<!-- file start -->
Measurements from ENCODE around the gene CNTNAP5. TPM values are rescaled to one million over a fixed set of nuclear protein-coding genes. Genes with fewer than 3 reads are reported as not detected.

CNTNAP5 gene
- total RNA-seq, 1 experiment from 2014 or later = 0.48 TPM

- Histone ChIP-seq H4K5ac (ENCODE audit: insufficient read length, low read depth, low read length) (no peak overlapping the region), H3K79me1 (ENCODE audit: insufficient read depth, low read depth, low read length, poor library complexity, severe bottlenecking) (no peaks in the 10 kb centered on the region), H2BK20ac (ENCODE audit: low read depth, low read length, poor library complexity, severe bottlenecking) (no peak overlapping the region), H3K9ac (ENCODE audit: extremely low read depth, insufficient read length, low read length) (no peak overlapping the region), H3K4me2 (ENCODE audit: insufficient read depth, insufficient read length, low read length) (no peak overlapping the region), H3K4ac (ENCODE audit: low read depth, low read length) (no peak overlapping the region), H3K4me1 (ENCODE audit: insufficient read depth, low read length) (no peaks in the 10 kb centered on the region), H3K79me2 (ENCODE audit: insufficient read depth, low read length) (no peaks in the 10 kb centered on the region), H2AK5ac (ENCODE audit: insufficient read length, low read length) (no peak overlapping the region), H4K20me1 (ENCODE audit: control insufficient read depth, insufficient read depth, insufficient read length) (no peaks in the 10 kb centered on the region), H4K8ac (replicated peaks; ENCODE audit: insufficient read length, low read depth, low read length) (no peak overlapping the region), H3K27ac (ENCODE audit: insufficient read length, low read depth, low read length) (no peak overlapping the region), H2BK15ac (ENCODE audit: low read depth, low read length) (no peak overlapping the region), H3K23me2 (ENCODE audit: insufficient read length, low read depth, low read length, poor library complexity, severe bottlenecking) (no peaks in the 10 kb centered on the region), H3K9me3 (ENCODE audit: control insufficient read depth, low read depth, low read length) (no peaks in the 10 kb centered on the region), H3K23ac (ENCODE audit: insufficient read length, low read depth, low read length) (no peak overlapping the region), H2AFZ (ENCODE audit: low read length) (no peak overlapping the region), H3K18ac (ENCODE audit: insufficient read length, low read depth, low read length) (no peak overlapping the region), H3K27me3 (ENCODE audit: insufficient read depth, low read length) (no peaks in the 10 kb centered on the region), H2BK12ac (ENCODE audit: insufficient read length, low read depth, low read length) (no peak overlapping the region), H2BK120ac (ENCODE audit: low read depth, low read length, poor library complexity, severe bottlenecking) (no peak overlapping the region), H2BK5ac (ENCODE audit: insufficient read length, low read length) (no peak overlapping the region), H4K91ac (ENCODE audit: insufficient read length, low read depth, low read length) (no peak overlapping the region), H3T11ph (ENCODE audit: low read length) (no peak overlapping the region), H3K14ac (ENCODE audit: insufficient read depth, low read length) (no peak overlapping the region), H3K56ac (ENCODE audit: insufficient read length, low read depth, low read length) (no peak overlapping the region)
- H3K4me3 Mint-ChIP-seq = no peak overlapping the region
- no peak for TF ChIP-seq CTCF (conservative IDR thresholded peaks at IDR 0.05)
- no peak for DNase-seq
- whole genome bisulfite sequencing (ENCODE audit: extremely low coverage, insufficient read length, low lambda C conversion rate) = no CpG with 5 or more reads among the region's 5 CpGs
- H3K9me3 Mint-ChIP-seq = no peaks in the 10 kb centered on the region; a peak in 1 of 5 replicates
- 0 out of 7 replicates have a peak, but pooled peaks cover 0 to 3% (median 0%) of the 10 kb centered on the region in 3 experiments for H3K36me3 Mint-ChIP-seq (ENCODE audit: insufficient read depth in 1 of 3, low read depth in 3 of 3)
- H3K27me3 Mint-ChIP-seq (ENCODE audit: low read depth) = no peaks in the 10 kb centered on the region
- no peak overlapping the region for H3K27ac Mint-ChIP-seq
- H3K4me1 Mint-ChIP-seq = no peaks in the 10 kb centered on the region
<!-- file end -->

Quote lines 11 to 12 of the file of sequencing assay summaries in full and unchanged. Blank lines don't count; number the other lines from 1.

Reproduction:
- H3K27me3 Mint-ChIP-seq (ENCODE audit: low read depth) = no peaks in the 10 kb centered on the region
- no peak overlapping the region for H3K27ac Mint-ChIP-seq